art, community, social-emotional

Spotlight – How to Spot an Artist/Making a Great Exhibition

How To Spot an Artist (Prestel Junior)
Written & Illustrated by Danielle Krysa

For ages: 4-9
They don’t get much better than this. Using a collection of wonderfully diverse artistic techniques, readers get a perfect explanation of who an artist can be. The answer is everyone. Author Danielle Krysa begins by taking readers through the ways artists can look, being big or little, young or old. Readers are shown various artistic mediums, and a big emphasis is on glitter, meaning an entire page is devoted to it. A warning about art bullies is also given, those voices that tell you that your work is no good and that you can’t get better. The solution to dealing with an art bully is to make more art.

Krysa does a thing that I love seeing teachers implement. She models through the presentation of her lesson. We must pay attention not only to the words she says but also to the way she delivers them. Each page of the book is worth studying as it showcases how art is made, from simple things to more complex pieces. There’s so much mixed media, pencilwork, blobs of paint, and even creative use of typography. It all amounts to an excellent survey of what art can be for students who are beginning to open their imaginations. 

Activities

  1. Make art! Provide students with various materials (paints, crayons, colored pencils, playdough/clay, etc.) but only one subject. Have students pick a medium and make art based on that object. Once everyone is done, host a gallery show where they can look at the variety of creations.
  2. Have everyone start with the same basic shape, a square. Each student should make a piece of art with that shape as the start. It’s yet another chance to display how diversity in creativity produces terrific things you might not expect.
  3. Art pep talk! Have students compose a note for someone who is down because of an art bully. They should make their letter encouraging and positive for this person to keep making art.

Making a Great Exhibition (David Zwirner Books)
Written by Doro Globus
Illustrated by Rose Blake

For ages: 4-9
We take things up a step from the previous book with Making a Great Exhibition by Doro Globus. Where our first text focused on art in the abstract, this is a book about art and curation as a career. The text begins with the creation of art, introducing us to artists that work in different mediums. We get glimpses into their workspaces and come to understand how the spaces need to be different based on what materials are used.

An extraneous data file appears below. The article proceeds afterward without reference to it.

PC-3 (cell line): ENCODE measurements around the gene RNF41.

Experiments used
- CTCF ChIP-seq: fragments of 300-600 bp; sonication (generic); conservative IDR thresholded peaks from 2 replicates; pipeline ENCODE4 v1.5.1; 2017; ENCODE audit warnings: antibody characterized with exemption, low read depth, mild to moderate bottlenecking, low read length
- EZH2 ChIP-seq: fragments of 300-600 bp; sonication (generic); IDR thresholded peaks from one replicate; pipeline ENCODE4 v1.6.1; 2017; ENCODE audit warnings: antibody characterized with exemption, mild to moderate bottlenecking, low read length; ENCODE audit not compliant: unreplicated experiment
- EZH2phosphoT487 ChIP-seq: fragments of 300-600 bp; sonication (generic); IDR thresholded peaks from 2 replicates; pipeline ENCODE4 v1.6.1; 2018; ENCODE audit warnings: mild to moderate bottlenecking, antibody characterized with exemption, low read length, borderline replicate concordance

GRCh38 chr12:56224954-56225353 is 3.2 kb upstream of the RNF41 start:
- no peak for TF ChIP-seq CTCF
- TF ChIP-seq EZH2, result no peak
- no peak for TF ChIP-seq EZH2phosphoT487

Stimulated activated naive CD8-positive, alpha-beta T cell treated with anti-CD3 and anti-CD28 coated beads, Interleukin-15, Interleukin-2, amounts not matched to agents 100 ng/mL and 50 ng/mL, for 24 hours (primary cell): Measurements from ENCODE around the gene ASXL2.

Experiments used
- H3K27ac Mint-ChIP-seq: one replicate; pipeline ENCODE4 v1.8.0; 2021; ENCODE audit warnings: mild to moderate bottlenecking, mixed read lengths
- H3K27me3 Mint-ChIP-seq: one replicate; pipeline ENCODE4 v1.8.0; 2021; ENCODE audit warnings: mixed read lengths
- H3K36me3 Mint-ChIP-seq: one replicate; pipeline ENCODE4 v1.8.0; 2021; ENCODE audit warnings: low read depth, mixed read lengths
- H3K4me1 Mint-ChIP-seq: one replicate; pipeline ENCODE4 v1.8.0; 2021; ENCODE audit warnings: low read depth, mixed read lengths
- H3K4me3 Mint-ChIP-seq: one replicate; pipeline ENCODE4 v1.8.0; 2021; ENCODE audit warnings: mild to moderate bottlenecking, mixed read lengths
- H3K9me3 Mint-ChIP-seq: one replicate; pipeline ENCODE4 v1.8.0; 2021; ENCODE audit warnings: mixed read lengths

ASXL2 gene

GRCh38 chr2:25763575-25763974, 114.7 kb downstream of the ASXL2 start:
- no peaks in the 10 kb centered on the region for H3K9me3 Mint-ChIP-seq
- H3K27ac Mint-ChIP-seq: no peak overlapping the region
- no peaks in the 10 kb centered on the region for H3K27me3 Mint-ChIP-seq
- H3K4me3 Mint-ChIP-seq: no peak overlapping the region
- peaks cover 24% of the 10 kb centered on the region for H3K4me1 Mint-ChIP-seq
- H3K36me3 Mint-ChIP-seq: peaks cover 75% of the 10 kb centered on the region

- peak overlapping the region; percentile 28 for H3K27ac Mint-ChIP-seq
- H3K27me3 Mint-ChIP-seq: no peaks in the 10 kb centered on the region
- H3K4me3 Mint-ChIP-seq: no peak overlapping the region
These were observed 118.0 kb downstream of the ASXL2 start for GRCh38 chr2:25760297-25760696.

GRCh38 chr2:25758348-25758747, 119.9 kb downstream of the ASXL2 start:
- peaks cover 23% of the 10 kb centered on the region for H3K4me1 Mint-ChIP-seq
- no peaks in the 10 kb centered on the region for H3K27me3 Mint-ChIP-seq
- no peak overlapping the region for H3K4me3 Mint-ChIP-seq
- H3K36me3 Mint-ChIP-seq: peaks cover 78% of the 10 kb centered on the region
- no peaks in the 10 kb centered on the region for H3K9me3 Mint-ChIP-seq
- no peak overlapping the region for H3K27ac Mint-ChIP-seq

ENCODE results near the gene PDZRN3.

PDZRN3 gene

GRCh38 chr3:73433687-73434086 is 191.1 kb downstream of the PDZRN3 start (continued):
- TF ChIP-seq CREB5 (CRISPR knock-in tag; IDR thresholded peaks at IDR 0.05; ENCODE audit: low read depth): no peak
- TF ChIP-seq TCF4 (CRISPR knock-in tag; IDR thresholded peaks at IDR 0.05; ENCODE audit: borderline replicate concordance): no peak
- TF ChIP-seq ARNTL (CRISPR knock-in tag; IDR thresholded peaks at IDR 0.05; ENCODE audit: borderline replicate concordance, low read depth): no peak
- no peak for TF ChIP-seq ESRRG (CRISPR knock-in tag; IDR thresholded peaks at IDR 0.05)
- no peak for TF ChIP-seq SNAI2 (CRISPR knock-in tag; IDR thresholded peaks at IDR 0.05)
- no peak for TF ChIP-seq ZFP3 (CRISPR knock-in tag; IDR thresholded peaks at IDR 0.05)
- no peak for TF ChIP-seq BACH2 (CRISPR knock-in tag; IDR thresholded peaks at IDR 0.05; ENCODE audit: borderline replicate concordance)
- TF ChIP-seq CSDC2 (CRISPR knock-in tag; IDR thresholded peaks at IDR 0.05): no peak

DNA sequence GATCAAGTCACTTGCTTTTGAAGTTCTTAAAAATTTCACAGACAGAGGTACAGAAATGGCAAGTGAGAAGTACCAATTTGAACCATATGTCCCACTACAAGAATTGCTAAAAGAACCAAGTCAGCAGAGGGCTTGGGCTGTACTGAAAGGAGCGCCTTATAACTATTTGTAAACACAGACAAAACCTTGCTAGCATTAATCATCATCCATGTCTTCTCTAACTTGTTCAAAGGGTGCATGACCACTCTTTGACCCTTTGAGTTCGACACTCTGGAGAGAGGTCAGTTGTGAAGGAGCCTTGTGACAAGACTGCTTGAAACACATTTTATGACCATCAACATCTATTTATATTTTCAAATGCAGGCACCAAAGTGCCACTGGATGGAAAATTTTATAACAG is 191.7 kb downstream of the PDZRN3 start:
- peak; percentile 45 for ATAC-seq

Once the artist has a body of work to show, we follow the pieces as they make their way to a museum. Here we are introduced to curators and explain how they not only choose art to exhibit but how they create connections between pieces. Readers are also introduced to essential roles like security guards and event coordinators. The illustrations throughout the book have an immaculate & crisp feel, made up of blocky shapes and bold colors. You’ll be right at home if you’re familiar with the trendy Memphis art style from the 1980s. Making a Great Exhibition does a beautiful job of introducing children to the process of bringing art to people.

Activities

  1. If your school holds an art show, you need to read this book to the children beforehand. Then incorporate students into specific roles. Let them experience being a curator or an event coordinator.
  2. In the text, we see a curator making drawings of how to arrange items. Have students draw their own art exhibition layout and write an explanation for why they have chosen to put each piece in each area.
  3. Contact a nearby art gallery or museum and organize a visit specifically to meet the curator. Have students prepare questions for her beforehand to learn more about how her job works.

Leave a Reply

Fill in your details below or click an icon to log in:

WordPress.com Logo

You are commenting using your WordPress.com account. Log Out /  Change )

Twitter picture

You are commenting using your Twitter account. Log Out /  Change )

Facebook photo

You are commenting using your Facebook account. Log Out /  Change )

Connecting to %s